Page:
On Monday (5 October), the European Parliament will discuss in plenary the Rule of Law in Bulgaria and on Thursday will adopt a resolution. It may look like an event of importance mostly for the Bulgarians, but in fact, it has a lot of incidence on the EU, writes Radan Kanev.
Radan Kanev is an MEP from the Democratic Bulgaria coalition (EPP).
The debate will take place – and this is no coincidence – in parallel with the discussions on “Establishing an EU Mechanism for Democracy, the Rule of Law and Fundamental Rights ” and on the “Conditionality of the Rule of Law” in the context of the negotiations on the multiannual financial framework.
Ahead of these, two questions arise:
What made the common Rule of Law Mechanism and the conditionality clause possible in the first place?
Will these mechanisms, once adopted, be effective, or will they follow the rather pitiful fate of the Cooperation and Verification Mechanism (CVM) for Bulgaria and Romania?
The Rule of Law mechanism and conditionality clause became possible mainly by two, closely related, reasons – the establishment of semi-authoritarian governments in many countries of the former “Eastern bloc”, and the rising sensitivity of European taxpayers, and especially those in the Northwest of the continent, vis-à-vis political corruption and ineffective public spending.
The post-communist countries never really abandoned the legacy of over-centralization of budgets, political corruption and ruling party-political dependencies in the judiciary and media.
Lately, this model, not without the help of lavish EU funding, degenerated in concentration and abuse of political power in governments, media, judiciary and business, unacceptable and unknown by EU standards, dangerously undermining the principles of Western constitutional democracy.
What is in common among the political models in Hungary, Poland, more recently Bulgaria and the Czech Republic, and before that Romania and Slovakia?
What they have in common is corruption, over-concentration of power, the disintegration of constitutional mechanisms for checks and balances, the politicization of a Soviet-style administration, the aggressive division of society and the denigration of the opposition as “enemy of the people”, again under the totalitarian model. In short, the common denominator is the abuse of power.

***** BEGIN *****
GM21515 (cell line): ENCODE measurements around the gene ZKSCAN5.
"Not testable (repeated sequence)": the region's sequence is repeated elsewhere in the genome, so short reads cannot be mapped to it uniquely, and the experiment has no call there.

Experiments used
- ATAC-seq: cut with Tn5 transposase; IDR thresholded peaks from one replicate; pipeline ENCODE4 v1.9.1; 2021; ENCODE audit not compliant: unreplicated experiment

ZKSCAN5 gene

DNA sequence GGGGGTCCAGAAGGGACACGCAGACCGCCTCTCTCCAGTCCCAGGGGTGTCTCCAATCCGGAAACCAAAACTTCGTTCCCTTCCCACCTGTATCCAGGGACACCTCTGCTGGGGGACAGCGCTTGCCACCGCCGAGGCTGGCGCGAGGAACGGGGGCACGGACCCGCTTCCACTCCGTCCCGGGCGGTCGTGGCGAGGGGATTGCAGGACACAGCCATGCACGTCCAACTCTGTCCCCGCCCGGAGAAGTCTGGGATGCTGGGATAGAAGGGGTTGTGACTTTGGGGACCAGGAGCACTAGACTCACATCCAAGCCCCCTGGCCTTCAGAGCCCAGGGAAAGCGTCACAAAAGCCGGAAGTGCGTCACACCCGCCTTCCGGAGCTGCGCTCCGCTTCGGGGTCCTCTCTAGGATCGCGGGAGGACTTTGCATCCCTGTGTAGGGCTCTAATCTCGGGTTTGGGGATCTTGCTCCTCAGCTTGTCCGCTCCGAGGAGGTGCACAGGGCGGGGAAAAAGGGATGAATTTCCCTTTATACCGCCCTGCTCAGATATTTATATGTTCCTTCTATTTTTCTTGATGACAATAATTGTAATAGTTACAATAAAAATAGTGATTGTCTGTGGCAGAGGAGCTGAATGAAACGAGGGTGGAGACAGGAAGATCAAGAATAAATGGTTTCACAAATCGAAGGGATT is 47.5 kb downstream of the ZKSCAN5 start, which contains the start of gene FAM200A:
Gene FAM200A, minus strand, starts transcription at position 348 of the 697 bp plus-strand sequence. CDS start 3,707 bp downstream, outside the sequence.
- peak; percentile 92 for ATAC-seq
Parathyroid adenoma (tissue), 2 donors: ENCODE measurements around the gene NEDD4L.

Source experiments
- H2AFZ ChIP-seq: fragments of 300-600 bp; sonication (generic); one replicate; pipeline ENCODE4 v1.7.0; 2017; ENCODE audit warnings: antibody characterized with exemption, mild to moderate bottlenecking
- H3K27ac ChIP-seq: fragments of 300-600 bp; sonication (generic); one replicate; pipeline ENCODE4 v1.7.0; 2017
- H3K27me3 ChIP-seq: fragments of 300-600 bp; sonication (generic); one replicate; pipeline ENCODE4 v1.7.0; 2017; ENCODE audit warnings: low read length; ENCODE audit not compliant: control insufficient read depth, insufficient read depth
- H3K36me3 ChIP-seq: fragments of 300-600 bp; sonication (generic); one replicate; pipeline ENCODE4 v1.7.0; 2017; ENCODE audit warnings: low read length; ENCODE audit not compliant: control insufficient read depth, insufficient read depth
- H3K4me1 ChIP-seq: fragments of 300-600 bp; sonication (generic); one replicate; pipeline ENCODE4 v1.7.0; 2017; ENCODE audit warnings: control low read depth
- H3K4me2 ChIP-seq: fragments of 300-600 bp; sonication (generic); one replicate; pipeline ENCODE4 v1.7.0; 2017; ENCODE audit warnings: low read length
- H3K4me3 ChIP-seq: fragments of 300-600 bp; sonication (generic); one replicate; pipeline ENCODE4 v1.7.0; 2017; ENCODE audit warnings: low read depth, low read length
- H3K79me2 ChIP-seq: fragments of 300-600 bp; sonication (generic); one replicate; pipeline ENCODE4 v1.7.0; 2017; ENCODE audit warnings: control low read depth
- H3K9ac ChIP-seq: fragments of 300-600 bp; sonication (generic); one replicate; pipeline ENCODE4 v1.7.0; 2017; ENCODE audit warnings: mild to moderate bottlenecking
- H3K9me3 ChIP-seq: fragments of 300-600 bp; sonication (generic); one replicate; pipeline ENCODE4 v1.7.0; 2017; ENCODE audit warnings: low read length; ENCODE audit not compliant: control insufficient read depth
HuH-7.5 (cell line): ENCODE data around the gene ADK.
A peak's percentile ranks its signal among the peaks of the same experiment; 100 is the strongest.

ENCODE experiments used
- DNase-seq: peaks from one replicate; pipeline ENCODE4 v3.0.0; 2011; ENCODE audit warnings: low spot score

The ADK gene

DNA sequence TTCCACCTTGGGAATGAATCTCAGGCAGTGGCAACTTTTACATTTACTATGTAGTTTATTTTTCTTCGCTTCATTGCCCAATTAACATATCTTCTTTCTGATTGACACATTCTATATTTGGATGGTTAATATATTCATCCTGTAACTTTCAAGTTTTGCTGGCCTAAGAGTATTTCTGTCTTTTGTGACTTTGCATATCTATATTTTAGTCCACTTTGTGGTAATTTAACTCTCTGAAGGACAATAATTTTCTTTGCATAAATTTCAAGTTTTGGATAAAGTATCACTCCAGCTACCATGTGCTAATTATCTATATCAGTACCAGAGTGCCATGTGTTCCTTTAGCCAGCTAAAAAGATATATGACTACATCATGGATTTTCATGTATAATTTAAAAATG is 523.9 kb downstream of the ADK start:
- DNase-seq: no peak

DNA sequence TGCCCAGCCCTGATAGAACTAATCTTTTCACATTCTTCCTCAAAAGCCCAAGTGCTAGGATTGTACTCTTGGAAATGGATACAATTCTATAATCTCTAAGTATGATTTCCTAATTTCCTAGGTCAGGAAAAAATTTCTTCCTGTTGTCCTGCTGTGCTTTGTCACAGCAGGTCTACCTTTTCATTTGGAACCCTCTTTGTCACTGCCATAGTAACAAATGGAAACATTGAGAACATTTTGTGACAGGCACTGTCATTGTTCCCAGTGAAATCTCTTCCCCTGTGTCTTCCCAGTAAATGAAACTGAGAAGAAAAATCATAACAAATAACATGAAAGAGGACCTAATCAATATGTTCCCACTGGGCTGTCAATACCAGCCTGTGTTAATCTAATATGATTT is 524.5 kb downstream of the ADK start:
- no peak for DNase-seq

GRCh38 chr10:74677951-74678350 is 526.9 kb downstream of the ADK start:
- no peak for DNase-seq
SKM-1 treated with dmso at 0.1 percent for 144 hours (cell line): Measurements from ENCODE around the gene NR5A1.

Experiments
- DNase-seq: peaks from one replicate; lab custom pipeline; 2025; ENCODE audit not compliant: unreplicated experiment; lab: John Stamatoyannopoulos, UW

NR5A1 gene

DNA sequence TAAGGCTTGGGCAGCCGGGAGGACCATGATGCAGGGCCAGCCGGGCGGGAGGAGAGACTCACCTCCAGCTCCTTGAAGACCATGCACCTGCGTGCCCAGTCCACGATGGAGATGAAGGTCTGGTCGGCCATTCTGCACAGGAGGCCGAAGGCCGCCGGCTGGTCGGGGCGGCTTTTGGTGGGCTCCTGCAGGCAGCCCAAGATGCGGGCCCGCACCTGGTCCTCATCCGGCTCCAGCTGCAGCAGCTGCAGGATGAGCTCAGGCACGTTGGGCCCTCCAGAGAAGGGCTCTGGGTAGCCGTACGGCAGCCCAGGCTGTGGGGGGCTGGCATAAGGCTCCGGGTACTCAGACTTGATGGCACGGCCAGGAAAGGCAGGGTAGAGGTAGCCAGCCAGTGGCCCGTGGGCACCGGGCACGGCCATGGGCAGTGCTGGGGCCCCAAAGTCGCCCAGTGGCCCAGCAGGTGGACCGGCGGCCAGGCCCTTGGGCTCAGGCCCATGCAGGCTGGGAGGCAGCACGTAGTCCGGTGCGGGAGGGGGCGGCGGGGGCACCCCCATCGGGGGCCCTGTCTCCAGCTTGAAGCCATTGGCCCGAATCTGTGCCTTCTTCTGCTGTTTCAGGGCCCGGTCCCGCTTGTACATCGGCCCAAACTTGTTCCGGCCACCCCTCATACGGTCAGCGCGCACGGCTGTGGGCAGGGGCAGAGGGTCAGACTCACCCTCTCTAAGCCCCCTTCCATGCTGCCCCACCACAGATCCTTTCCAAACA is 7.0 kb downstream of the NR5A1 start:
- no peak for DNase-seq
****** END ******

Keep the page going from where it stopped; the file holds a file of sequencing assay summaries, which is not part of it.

What can appear as a difference is the ideology.
The regime in Warsaw is “national-conservative” and affiliated to ECR; Orban’s Fidesz is a member of the EPP, along with the far more moderate Bulgarian GERB; the deeply corrupt and now out of power governments in Slovakia and Romania were “socialist”, whereas the kleptocrat Czech ruling coalition is denominated as “liberals”.
All these governments provoke a combination of public outrage in their own countries and nervous reaction of the media and public opinion in Western Europe, especially among the “frugal” societies in the Northwest, already oversensitive after the sovereign debt crisis, less than ten years ago.
In these circumstances, the debates in the EP, regarding the Rule of Law and conditionality clause, lack damatism – there is an outstanding majority in the House, supporting a strong Rule of Law mechanism and a conditionality clause.
However, the recent “German compromise” in the Council is “softening” the conditionality clause, making it hardly effective. The negotiations between Parliament and Council – as usually – will give the answer to the key question of effectiveness.
But how hard and consistent will be the Parliament in the negotiations? This depends mainly on EPP, bearing in mind that at least two EPP governments (in Hungary and Bulgaria) are vocal opponents of an effective conditionality clause, while the main delegation within EPP Group is CDU/CSU, the party of Germany’s Angela Merkel, the author of the disputed compromise.
Paradoxically, the answer might be provided during the debate on Rule of Law in Bulgaria. If the EPP Group vocally and unanimously supports the Bulgarian government and the Bulgarian General Prosecutor, it will give a strong signal that unprincipled compromises are becoming the norm.
On the contrary – if public opinion forces the EPP to adopt a position in which the “northern” voices of fiscal responsibility and “frugality” prevail, this will give a major boost in the more general negotiations on Rule of Law Mechanism and the conditionality clause.
Thus the debate on Bulgaria will be a kind of “litmus test” for the biggest European political force, always considered as the bulwark of rule of law and fiscal responsibility.
The debate will show whether the big and sometimes inert political body of the EPP is ready to evolve at the pace of the European public opinion, hence safeguarding and enhancing its leadership position in the EU institutions.